Thursday, June 23, 2005

This Land Was Your Land, This Land Is My Land

Great... just great.

The Rehnquist Supreme Court (through no fault of Justice Rehnquist I must add) has once again proven itself to be more disastrous than even the Warren Court.

Following its tradition of discovering rights which do not exist (think abortion and sodomy) and eviscerating rights spelled out in the Constitution's text (think regulation of political speech and gun control), the Rehnquist Court has now emptied the 5th Amendment's restrictions on public takings of private property of all meaning.

The 5th Amendment is remarkably clear:
No person shall be held to answer for a capital, or otherwise infamous crime, unless on a presentment or indictment of a Grand Jury, except in cases arising in the land or naval forces, or in the Militia, when in actual service in time of War or public danger; nor shall any person be subject for the same offence to be twice put in jeopardy of life or limb; nor shall be compelled in any criminal case to be a witness against himself, nor be deprived of life, liberty, or property, without due process of law; nor shall private property be taken for public use, without just compensation.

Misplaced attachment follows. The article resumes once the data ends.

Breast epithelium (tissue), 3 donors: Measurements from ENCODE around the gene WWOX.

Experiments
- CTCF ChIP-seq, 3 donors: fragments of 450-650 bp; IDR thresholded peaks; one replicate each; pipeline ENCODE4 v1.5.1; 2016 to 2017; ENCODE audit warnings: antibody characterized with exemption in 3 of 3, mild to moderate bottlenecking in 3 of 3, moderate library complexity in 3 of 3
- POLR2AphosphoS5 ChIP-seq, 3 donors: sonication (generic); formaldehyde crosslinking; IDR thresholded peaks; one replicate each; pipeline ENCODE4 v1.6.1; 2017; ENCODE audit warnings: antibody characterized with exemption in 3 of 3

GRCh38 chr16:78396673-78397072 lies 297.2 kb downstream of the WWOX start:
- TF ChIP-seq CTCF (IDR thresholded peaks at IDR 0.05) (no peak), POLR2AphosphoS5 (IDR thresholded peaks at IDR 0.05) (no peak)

In Kelo et al v. City of New London, SCOTUS was faced with a municipality which sought to condemn certain land owned by private homeowners so that the property could be handed over to private business developers who promised the usual panacea benefits for the City... job growth, increased tax collections, etc.

Justice Stevens, speaking for a 5-4 majority, asserted that the condemnation was appropriate because the City of New London believes the taking of the private property "will provide appreciable benefits to the community, including , but by no means limited to, new jobs and increased tax revenue."

The concept of private property (and that's all it is after today's ruling... just a concept) was blown to smithereens by our Supreme Court. If property can be taken at the whim of any municipality sensing more tax revenues in the air from a different use of the property, the public use restriction on the taking of property property now has about as much teeth as the limitations on the reach of the Commerce Clause.

I can only hope that Justice Kennedy's summer home is located in an area that is ideal for a strip mall...

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